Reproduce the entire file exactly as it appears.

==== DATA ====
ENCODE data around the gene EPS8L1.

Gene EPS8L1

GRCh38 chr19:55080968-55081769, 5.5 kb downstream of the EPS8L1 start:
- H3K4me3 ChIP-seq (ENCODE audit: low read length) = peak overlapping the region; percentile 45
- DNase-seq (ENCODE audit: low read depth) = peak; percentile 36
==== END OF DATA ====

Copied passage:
ENCODE data around the gene EPS8L1.

Gene EPS8L1

GRCh38 chr19:55080968-55081769, 5.5 kb downstream of the EPS8L1 start:
- H3K4me3 ChIP-seq (ENCODE audit: low read length) = peak overlapping the region; percentile 45
- DNase-seq (ENCODE audit: low read depth) = peak; percentile 36